My old compatriot from law school Ann Coulter has a habit of writing columns not designed to advance her interests as a columnist. When Coulter’s friend Joe Sobran died, she wrote a column praising Joe without reservation. Given the relative power of Joe’s friends and Joe’s enemies, some wondered if this was wise. Indeed, another writer who wrote a profile of Sobran stated that it was impossible to write favorably about Joe without also condemning him. Coulter didn’t care about such calculations; she simply wrote what she believed.
And so it was this week, when Ann Coulter wrote a column raising hard questions about the sort of global philanthropy practiced by Dr. Kent Brantly, who went to Liberia to help and ended up contracting the Ebola virus and being flown home, together with his nurse, for treatment, at the cost to his charity of $2,000,000 and counting. This column has enraged many, including many of the evangelical Christians Coulter surely knows comprise a large percentage of her readers. But Coulter’s wondering why Dr. Brantly couldn’t serve Christ in America echoes Mother Teresa, who told a Milwaukee woman offering to volunteer in India “to do good in her own hometown, to find Calcutta in Milwaukee.”
I am quoting not Mother Teresa but Tom Fleming, who devotes chapter 3 of his excellent The Morality of Everyday Life to a critique of global philanthropy. Fleming states the problem succinctly: “Many people who actually prefer to live in a traditional society have nonetheless come to believe that life on the human scale might be selfish and immoral. Taking care of our families, doing our jobs well, giving alms to beggars, and being loyal to our friends is not enough. We are called upon to cultivate global awareness and to accept responsibility for the entire world.” Fleming proceeds to show how such “global awareness” can all too easily lead us astray, and notes that “the private efforts of charitable individuals in their own neighborhoods and cities will never attract newspaper headlines.” Fleming also reminds us that Thomas Aquinas wrote that “In what concerns nature we should love our kinsmen most, . . . and we are more closely bound to provide them with the necessities of life.”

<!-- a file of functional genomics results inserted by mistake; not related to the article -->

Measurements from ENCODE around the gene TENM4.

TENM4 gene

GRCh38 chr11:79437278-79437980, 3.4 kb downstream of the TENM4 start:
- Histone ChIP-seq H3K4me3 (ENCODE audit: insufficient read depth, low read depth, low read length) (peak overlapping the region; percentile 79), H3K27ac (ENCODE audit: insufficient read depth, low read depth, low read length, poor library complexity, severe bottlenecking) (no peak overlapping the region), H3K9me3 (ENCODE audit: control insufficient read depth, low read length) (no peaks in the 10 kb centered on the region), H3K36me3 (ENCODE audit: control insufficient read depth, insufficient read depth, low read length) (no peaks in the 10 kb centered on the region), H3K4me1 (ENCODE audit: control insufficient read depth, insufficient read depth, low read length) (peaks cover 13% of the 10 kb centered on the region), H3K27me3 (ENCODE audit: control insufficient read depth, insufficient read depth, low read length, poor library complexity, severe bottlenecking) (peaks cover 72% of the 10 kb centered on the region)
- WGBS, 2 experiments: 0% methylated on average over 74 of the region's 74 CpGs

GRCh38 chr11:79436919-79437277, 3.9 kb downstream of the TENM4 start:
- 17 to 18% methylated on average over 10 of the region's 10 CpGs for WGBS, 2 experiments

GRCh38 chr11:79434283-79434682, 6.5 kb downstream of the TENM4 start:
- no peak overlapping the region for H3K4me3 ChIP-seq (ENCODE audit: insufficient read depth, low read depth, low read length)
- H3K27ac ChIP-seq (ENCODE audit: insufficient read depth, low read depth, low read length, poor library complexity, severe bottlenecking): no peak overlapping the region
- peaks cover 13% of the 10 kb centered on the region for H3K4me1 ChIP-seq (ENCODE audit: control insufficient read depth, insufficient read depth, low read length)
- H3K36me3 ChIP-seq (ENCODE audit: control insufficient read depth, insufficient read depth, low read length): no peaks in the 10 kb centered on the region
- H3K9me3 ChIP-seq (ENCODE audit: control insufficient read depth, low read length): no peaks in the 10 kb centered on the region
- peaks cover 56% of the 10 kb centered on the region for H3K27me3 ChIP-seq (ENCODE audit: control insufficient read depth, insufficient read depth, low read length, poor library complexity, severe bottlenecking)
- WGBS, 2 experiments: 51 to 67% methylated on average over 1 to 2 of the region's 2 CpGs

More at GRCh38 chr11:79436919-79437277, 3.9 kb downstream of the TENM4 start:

Some have denounced as heartless Coulter’s observation that “If Dr. Brantly had practiced at Cedars-Sinai hospital in Los Angeles and turned one single Hollywood power-broker to Christ, he would have done more good for the entire world than anything he could accomplish in a century spent in Liberia,” but her conclusion is in line with that of the early Jesuits, who came to focus their educational efforts on the upper stratum of society precisely because a converted nobleman was in a position to do much more good than a converted peasant. And despite being indefatigable missionaries, those early Jesuits also knew that most of us are called to do good where we are, which is why Ignatius at one point said that he would not accept any more requests for assignment to foreign missions, advising his confreres to see the classroom as their mission field. That remains good advice still.
An additional point that Coulter could have made is that the shortage of doctors in places like Liberia is another aspect of globalism. Many doctors from Africa and throughout the Third World now practice in the United States. Rather than send doctors to the Third World, we should no longer encourage Third World doctors to come here. They will do more good where they are, and more good than the American doctors coming to replace them, because they already have a familiarity with their native place and their countrymen that it will take well-meaning foreigners years, decades, or even a lifetime to acquire.
Ann Coulter makes mistakes, as all columnists do, but I hope that she never loses her wllingness to call ’em as she sees ’em, a quality becoming increasingly rare in our age of growing timidity and conformity.